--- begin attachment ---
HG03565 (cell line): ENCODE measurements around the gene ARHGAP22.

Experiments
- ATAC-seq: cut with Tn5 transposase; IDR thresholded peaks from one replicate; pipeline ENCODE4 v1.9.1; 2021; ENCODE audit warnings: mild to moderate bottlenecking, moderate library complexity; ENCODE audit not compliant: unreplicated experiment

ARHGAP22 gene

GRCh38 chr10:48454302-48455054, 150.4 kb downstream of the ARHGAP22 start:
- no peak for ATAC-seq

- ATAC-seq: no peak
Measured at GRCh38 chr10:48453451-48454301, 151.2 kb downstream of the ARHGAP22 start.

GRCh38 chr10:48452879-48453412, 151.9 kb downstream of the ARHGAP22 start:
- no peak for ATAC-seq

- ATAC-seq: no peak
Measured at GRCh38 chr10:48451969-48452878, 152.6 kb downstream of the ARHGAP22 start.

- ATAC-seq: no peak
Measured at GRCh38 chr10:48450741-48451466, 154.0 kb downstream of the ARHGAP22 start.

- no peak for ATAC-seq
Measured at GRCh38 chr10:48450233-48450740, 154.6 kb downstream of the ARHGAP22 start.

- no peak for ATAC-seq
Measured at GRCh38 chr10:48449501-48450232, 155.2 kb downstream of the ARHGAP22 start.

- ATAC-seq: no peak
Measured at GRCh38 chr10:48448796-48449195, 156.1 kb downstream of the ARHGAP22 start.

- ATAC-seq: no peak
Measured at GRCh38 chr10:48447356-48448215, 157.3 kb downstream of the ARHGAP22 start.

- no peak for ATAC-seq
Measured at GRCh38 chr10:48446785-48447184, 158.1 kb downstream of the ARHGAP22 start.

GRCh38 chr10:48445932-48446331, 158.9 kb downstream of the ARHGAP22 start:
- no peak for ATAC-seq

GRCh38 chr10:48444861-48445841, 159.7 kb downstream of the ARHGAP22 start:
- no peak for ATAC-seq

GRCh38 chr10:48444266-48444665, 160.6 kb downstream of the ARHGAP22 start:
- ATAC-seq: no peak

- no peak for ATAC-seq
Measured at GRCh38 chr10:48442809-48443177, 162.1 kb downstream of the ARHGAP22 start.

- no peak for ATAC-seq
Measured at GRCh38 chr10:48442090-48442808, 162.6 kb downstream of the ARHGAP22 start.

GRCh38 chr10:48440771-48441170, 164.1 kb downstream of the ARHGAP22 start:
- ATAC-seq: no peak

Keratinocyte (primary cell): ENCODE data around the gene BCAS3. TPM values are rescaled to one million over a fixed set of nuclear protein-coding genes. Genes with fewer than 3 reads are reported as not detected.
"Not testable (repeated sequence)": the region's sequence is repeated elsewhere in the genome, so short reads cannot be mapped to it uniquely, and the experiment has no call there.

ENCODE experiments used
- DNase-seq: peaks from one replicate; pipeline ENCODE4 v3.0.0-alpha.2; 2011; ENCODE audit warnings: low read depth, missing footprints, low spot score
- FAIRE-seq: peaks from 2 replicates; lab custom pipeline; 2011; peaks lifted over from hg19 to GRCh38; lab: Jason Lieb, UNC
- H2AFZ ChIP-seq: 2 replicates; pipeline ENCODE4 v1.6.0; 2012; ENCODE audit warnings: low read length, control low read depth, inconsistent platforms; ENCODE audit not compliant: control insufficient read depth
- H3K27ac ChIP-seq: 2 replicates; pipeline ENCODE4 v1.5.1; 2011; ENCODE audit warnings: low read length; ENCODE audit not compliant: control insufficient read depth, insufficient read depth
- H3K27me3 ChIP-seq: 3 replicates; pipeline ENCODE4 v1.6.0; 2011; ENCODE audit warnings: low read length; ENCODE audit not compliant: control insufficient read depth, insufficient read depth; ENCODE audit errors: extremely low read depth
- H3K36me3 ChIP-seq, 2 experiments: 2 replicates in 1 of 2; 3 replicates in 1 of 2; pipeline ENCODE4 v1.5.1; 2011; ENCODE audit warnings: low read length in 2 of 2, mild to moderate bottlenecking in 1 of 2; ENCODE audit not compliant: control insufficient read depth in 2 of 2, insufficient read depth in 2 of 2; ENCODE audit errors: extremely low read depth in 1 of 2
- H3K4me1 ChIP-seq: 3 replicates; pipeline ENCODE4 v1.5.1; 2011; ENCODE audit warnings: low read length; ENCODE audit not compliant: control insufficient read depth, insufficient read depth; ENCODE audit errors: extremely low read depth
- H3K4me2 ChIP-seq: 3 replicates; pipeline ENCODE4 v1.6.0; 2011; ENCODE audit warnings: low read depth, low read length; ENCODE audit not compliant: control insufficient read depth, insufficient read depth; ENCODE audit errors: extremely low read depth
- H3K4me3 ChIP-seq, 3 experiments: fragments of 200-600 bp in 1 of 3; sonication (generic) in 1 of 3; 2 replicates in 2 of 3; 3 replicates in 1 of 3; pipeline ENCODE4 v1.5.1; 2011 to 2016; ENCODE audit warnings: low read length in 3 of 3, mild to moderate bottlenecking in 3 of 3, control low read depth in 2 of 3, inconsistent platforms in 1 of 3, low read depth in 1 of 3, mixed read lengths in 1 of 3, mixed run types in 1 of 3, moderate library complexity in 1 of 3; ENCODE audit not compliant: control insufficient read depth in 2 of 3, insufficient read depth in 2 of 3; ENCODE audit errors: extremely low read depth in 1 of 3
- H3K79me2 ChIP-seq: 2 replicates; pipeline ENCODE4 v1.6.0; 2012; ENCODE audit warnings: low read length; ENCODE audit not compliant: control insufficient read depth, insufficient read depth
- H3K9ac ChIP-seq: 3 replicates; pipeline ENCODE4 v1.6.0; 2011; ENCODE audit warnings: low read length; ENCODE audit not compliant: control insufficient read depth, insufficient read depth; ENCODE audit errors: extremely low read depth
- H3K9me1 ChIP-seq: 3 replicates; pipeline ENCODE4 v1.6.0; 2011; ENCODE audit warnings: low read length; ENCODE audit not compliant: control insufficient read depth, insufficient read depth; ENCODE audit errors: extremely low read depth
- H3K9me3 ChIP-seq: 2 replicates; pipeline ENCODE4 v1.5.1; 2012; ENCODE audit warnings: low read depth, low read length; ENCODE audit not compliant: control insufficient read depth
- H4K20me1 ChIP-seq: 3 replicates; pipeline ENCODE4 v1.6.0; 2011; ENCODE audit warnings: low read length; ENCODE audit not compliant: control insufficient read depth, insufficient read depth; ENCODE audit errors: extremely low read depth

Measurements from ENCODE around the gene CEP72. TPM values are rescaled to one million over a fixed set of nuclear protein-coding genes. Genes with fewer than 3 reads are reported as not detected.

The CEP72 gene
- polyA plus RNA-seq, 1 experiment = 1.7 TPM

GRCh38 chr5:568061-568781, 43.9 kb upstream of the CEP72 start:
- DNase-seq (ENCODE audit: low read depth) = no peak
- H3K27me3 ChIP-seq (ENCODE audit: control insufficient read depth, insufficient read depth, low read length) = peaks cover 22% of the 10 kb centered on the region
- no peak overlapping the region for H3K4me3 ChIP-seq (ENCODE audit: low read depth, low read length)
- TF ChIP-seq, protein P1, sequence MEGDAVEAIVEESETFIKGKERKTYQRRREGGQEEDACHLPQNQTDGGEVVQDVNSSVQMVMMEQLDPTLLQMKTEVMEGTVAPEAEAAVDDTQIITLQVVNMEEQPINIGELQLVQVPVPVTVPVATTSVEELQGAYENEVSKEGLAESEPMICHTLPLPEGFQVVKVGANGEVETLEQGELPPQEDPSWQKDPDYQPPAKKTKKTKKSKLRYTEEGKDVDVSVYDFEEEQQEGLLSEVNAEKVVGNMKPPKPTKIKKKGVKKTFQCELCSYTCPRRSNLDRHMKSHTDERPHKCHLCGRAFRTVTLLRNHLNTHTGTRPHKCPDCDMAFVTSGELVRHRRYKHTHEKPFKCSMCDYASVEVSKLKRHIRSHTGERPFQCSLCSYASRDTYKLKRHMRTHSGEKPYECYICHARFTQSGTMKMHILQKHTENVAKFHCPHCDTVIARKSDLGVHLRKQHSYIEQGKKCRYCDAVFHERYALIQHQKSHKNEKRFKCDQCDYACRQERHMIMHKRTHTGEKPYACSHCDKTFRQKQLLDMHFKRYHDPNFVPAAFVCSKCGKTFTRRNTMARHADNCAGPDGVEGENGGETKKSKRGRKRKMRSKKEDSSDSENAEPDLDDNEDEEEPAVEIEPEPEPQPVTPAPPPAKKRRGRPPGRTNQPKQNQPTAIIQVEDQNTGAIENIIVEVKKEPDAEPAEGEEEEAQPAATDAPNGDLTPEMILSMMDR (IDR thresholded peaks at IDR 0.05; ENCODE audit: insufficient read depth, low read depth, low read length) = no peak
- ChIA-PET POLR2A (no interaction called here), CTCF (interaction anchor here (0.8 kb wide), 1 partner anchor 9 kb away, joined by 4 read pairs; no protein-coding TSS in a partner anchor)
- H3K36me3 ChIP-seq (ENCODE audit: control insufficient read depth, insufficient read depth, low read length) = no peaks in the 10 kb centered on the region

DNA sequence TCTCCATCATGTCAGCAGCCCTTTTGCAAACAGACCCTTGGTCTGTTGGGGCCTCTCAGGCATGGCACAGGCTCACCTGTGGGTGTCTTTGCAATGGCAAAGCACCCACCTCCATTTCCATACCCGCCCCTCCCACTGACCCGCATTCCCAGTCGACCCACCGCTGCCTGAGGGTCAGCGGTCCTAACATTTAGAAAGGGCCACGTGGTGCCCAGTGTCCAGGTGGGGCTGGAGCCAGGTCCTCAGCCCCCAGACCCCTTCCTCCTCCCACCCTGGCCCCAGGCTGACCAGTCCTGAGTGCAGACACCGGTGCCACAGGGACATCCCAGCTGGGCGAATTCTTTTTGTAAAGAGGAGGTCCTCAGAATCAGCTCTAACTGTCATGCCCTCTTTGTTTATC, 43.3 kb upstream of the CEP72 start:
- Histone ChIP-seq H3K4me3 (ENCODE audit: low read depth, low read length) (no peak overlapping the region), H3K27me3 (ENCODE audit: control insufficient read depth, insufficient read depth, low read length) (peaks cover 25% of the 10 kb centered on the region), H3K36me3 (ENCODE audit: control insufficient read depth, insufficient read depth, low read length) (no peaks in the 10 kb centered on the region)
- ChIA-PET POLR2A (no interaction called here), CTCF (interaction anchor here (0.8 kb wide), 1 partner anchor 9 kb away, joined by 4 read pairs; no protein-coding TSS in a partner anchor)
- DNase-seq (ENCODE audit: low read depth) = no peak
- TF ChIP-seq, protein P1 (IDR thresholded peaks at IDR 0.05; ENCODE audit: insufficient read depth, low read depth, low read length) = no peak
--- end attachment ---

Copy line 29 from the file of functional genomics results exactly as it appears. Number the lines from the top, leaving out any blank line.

GRCh38 chr10:48444266-48444665, 160.6 kb downstream of the ARHGAP22 start: